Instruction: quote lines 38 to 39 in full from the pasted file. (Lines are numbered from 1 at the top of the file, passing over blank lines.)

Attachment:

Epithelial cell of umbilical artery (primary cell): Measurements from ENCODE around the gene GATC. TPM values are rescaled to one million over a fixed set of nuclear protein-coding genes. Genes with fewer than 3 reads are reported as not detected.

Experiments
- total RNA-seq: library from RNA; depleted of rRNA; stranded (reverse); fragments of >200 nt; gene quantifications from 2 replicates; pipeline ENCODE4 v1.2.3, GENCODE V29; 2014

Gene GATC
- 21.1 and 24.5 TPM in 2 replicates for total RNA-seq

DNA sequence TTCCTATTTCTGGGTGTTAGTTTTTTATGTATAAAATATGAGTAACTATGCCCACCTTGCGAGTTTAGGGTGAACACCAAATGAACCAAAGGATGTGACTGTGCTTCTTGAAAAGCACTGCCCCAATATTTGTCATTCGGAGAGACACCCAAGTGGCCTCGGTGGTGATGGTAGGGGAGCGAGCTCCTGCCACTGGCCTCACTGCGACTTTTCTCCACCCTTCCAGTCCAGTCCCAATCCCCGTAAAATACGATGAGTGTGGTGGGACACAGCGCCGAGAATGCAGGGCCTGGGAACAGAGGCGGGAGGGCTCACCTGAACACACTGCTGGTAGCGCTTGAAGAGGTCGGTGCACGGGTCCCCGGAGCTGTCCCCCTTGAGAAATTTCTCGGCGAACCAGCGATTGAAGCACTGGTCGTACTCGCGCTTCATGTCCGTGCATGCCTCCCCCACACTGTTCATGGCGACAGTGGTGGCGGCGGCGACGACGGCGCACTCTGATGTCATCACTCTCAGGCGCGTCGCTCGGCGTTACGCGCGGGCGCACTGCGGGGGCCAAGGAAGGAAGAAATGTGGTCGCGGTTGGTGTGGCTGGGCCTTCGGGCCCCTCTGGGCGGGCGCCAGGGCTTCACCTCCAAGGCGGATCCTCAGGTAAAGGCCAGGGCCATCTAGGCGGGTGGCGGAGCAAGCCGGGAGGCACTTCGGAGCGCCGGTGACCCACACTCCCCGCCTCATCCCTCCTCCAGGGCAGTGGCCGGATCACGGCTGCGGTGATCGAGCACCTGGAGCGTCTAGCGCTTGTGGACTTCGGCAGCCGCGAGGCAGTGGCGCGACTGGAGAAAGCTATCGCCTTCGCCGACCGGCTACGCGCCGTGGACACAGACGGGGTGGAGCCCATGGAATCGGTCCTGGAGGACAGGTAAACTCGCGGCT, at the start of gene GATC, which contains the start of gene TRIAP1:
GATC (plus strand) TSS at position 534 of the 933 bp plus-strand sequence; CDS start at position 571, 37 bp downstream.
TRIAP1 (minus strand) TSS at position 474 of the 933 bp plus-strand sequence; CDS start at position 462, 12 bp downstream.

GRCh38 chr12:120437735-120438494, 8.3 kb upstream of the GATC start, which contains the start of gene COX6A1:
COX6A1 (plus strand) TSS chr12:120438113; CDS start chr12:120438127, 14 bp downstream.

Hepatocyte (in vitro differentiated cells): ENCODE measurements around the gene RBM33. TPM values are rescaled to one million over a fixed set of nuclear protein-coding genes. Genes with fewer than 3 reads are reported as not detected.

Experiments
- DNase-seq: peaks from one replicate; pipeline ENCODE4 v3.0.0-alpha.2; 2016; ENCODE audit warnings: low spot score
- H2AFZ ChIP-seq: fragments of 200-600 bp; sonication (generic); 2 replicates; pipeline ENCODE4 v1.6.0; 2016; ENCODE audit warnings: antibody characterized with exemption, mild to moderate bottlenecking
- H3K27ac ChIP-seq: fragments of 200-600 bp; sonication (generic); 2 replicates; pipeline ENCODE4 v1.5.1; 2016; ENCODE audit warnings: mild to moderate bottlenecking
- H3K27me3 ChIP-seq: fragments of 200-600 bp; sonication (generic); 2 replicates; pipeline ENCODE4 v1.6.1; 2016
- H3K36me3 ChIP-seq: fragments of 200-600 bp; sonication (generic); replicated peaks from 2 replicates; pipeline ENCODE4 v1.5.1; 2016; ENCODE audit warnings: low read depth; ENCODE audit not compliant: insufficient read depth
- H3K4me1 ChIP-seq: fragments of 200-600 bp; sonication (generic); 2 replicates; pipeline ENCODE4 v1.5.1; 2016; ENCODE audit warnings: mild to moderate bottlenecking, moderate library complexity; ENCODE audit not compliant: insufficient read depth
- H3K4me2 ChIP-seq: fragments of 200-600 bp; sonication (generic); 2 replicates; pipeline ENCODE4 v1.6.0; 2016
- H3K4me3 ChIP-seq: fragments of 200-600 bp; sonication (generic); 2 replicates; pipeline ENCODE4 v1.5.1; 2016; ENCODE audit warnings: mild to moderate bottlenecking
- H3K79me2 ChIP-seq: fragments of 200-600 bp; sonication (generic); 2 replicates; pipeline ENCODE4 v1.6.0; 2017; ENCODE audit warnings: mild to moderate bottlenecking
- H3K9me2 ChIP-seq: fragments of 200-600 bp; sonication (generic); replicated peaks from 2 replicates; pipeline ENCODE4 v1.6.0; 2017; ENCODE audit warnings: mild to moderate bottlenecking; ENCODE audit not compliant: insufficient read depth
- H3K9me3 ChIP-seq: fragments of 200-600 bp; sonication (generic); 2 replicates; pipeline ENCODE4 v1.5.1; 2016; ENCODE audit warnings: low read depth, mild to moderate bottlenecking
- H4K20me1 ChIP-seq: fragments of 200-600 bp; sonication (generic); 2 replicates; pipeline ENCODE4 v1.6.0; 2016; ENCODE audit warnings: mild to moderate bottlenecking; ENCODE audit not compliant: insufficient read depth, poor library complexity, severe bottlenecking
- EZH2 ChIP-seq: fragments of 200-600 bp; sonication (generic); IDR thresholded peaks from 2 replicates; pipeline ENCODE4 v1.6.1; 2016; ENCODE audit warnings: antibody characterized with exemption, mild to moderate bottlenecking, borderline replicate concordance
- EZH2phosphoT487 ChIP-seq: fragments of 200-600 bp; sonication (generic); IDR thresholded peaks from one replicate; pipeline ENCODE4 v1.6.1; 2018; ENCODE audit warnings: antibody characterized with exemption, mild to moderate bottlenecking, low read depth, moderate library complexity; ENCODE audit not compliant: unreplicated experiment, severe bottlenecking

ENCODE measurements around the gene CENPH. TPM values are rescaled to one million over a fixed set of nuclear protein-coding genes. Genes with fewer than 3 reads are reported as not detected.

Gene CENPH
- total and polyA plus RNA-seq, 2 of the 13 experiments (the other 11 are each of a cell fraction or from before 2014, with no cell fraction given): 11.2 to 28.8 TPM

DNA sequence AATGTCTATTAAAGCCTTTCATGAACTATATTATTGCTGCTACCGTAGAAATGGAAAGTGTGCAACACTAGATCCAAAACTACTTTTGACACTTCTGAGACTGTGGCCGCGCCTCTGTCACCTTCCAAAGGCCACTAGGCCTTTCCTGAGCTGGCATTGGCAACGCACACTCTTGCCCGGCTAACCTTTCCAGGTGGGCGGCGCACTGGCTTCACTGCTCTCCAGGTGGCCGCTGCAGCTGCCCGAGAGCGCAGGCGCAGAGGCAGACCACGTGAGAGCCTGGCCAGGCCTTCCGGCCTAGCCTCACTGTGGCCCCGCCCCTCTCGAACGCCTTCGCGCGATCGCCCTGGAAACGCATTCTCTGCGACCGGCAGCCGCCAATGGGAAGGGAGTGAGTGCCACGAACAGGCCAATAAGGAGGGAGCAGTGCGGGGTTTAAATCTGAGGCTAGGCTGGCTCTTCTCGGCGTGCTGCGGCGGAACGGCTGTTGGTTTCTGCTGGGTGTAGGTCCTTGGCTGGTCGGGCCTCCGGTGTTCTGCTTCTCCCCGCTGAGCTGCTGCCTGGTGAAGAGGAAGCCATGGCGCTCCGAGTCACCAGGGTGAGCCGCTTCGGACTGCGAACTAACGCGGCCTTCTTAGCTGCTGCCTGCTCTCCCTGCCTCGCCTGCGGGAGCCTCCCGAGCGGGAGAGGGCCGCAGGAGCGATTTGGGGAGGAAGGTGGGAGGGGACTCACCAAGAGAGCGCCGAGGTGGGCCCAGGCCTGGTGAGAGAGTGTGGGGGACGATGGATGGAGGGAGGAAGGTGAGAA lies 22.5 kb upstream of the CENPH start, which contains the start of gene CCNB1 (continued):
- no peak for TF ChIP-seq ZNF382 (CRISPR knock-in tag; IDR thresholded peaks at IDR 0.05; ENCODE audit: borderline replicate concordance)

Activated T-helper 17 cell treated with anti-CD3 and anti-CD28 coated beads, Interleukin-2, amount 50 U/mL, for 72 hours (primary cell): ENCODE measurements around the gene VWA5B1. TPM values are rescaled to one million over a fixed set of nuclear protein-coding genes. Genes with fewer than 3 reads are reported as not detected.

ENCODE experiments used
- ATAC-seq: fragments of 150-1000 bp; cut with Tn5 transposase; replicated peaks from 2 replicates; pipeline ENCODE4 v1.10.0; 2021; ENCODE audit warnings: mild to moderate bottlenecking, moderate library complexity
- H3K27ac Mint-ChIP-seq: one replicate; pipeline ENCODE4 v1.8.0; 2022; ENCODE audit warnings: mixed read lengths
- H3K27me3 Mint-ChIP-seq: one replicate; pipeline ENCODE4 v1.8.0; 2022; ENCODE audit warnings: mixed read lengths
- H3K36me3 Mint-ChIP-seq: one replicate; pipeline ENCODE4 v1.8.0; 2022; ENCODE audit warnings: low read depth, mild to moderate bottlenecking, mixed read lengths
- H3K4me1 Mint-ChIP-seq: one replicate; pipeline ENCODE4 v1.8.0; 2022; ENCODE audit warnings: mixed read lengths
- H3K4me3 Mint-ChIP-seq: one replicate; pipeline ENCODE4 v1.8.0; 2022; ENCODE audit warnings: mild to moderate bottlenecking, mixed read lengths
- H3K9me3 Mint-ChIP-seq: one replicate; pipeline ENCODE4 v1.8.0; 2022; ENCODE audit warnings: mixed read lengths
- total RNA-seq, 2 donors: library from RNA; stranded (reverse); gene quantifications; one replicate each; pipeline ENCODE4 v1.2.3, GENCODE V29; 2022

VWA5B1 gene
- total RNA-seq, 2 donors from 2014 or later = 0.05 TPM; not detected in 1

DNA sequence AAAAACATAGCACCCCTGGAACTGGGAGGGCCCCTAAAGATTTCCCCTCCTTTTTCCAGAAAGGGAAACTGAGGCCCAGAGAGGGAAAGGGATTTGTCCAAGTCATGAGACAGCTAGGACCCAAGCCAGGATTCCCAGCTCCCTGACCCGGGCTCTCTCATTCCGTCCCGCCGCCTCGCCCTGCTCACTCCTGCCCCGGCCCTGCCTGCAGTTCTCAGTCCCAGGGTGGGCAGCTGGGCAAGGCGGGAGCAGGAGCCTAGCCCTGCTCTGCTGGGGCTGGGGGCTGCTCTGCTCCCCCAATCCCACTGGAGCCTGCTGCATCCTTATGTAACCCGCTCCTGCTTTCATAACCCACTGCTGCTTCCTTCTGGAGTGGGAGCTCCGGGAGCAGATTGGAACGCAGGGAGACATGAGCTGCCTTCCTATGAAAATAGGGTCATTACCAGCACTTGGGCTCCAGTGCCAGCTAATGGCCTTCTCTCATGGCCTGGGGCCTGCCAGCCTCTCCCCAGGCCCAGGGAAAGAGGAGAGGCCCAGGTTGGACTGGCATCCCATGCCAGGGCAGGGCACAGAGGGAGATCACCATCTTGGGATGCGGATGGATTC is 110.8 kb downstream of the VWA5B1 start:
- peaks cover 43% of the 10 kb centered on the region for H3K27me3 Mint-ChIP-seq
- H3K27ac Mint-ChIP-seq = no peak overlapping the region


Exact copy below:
- H3K4me1 Mint-ChIP-seq: one replicate; pipeline ENCODE4 v1.8.0; 2022; ENCODE audit warnings: mixed read lengths
- H3K4me3 Mint-ChIP-seq: one replicate; pipeline ENCODE4 v1.8.0; 2022; ENCODE audit warnings: mild to moderate bottlenecking, mixed read lengths